Multidetector-row CT angiography has the potential to be cost-effective for evaluating patients with intermittent claudication, according to researchers from the Netherlands and the U.S. Investigators from University Medical Center Rotterdam and
Multidetector-row CT angiography has the potential to be cost-effective for evaluating patients with intermittent claudication, according to researchers from the Netherlands and the U.S.
Investigators from University Medical Center Rotterdam and Harvard Medical School used a decision model to compare the societal cost-effectiveness of CTA with that of gadolinium-enhanced MRA. Main outcome measures were quality-adjusted life years (QALYs) and lifetime costs. The base evaluation used 60-year-old men with severe intermittent claudication and an assumed incremental cost-effectiveness threshold of $100,000 per QALY.
The study revealed that a specific set of targets will allow a CTA workup to compete cost-effectively with an MRA workup for patients suffering from intermittent claudication caused by significant stenosis.
In the minimally invasive treatment scenario (angioplasty), cost-effectiveness was equivalent for CTA and MRA if CTA cost $420, its sensitivity to detect significant stenosis was 90%, and no more than 20% of patients required additional workup owing to equivocal CTA results. In 1997, a CTA exam cost $237, the authors said.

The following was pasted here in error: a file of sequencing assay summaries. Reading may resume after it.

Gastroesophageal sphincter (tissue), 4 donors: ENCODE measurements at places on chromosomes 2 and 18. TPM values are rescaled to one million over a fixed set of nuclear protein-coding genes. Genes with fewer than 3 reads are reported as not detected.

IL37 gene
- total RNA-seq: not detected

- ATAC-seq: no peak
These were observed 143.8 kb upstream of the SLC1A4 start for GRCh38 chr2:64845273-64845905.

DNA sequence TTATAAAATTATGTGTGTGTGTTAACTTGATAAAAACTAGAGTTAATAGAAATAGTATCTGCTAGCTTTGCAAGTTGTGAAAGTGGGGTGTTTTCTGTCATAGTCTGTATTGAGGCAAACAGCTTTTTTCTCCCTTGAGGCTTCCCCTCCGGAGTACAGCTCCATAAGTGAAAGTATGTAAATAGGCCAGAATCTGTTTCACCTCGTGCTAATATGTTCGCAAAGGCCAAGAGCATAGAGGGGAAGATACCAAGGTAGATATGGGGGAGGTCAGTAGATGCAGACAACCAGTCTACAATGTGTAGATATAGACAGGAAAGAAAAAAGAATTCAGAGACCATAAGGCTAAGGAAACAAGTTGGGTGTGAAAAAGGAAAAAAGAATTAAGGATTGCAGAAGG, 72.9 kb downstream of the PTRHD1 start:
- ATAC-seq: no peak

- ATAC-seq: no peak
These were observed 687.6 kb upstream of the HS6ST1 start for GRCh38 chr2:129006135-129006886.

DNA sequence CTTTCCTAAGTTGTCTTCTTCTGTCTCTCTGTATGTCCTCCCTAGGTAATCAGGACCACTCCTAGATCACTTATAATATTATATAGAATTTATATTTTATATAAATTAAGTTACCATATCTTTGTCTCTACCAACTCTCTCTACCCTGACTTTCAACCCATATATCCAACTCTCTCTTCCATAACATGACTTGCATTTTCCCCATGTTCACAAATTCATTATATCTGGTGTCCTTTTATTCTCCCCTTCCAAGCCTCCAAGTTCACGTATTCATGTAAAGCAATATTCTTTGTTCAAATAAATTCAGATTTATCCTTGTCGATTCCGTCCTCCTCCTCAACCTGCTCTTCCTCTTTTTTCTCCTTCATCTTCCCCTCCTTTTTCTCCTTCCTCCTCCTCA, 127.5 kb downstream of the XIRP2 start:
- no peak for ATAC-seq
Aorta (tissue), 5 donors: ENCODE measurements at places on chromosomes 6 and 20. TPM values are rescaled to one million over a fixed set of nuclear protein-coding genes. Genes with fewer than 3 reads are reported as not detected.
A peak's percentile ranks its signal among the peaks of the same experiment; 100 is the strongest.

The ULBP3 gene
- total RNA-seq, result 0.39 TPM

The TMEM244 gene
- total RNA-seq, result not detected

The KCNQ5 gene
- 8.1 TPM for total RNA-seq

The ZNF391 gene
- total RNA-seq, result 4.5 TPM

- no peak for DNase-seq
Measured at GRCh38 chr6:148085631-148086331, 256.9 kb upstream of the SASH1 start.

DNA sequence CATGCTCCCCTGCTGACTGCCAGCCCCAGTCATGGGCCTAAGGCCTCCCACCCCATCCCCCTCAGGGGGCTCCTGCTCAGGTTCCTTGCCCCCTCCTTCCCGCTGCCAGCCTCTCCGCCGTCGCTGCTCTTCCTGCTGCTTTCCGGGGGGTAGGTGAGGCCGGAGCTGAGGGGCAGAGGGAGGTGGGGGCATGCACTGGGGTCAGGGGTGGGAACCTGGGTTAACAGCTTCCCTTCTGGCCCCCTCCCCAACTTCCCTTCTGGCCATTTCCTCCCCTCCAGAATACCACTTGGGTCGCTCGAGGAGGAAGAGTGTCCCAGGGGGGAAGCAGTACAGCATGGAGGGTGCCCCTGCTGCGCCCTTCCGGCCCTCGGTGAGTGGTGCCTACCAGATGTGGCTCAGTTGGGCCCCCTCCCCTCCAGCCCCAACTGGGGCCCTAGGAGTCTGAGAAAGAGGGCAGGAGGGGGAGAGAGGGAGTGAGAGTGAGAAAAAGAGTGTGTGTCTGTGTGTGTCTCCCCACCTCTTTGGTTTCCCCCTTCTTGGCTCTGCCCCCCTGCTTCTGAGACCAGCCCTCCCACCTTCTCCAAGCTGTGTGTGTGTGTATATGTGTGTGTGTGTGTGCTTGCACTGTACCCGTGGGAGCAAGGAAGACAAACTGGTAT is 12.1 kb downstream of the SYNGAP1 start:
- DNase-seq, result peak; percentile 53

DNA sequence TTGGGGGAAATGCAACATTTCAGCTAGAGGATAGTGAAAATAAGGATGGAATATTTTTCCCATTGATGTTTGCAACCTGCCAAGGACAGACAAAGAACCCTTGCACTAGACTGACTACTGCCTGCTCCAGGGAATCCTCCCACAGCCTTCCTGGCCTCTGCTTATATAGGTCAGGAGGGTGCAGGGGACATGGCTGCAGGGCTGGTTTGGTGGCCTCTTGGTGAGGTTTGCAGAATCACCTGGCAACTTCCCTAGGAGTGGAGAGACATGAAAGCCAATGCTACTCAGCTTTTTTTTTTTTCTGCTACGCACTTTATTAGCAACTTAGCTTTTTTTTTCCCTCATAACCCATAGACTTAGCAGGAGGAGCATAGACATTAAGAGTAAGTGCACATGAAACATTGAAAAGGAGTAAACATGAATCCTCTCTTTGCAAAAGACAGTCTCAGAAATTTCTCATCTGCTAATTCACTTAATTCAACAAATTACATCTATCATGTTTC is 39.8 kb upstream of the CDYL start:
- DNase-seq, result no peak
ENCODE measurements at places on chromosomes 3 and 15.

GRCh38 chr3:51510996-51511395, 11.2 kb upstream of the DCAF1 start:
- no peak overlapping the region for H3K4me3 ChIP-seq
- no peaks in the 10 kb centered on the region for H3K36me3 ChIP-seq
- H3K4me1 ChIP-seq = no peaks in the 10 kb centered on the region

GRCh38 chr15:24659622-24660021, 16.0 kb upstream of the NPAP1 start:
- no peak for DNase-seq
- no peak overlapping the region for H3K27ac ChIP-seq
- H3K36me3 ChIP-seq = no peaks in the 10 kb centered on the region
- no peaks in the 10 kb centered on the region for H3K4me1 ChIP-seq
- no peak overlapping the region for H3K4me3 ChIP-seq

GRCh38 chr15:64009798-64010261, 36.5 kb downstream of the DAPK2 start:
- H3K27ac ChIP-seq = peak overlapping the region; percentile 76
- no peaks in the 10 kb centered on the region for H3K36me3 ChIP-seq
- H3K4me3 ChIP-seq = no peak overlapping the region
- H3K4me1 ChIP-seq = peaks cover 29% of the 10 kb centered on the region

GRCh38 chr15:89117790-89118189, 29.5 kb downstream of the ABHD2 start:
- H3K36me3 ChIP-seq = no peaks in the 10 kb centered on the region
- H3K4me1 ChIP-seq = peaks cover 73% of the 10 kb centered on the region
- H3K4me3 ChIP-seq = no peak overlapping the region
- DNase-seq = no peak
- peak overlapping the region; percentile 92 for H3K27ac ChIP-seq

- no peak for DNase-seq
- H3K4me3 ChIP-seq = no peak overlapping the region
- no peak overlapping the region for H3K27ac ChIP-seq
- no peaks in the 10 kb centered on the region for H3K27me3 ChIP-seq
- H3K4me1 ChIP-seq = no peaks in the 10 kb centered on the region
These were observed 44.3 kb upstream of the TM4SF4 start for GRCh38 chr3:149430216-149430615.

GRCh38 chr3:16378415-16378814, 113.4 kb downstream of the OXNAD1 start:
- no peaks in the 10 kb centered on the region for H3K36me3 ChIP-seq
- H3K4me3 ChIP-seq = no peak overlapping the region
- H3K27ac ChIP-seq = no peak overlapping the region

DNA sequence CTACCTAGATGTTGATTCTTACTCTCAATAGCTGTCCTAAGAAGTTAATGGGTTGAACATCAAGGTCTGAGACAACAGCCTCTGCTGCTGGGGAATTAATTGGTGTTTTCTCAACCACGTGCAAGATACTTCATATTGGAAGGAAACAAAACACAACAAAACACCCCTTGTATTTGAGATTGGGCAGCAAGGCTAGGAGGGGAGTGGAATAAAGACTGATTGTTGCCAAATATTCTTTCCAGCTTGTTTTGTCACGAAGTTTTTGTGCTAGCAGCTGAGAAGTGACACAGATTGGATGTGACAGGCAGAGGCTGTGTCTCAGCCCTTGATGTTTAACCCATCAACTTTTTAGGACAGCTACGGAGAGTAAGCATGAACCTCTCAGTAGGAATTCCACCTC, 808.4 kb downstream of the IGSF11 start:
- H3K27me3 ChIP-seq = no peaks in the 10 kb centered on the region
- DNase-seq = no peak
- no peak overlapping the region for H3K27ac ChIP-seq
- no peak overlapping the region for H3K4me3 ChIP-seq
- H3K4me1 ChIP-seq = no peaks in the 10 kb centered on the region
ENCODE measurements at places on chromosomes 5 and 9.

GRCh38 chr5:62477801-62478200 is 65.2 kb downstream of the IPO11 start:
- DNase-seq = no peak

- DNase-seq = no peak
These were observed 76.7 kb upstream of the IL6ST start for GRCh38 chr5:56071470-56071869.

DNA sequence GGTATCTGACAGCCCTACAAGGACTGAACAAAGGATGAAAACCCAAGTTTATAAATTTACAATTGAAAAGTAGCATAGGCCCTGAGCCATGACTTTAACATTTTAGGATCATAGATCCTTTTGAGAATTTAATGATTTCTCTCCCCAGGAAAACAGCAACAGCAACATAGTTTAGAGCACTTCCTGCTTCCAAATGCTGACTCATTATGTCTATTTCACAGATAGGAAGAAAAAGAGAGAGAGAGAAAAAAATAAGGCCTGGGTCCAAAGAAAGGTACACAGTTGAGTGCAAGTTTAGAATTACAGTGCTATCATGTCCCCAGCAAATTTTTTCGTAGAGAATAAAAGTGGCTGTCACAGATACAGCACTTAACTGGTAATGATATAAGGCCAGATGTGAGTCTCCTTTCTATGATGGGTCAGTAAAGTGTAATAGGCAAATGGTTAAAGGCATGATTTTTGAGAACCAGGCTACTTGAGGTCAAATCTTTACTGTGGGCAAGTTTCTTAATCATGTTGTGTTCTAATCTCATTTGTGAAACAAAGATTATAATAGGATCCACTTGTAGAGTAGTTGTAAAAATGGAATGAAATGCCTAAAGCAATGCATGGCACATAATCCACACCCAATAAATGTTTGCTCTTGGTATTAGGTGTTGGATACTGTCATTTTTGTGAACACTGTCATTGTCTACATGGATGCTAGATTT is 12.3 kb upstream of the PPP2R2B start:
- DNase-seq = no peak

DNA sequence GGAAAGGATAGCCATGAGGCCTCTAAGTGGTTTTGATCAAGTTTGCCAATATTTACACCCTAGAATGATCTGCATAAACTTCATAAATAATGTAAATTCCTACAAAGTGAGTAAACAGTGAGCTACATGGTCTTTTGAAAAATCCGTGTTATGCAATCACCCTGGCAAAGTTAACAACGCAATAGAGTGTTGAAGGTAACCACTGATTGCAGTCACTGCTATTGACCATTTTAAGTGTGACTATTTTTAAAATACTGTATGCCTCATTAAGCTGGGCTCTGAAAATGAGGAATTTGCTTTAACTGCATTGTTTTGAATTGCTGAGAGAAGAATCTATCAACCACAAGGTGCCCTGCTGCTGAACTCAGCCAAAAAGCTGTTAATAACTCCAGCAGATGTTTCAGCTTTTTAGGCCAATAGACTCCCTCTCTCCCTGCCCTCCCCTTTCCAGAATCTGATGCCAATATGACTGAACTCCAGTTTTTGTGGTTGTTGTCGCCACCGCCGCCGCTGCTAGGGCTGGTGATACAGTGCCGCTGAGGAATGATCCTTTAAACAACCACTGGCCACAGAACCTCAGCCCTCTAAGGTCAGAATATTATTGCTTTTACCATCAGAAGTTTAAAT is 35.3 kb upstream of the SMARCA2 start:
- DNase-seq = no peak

If CTA cost $300 or less and had a sensitivity of at least 85%, it would still be cost-effective compared with MRA, even if up to 35% of patients needed additional workup, said Karen Visser, Ph.D, a postdoctoral fellow at Rotterdam when the trial was conducted.
CTA is simple to perform, fast, and quickly becoming widely available, according to Visser. Preliminary results of CTA for the workup of patients with peripheral arterial disease show a high diagnostic accuracy and sensitivity close to the study's estimated target value of 85%.
In the more invasive treatment scenario (bypass surgery), cost-effectiveness of CTA would be equivalent to MRA if the cost was $673 and sensitivity 95%, and no more than 20% of the patients required further workup with digital subtraction angiography.
In order for CTA to remain cost-effective in this scenario at a cost of $300, sensitivity would have to be higher than 94% and no more than 20% of patients could be referred for further DSA workup.
"Calculations of this kind can help focus not only the development of new modalities for the diagnostic workup of peripheral arterial disease, but also the development of new technologies in healthcare in general," the authors said.
The researchers are currently running a randomized clinical trial comparing CTA and MRA in a practical setting, Visser said.
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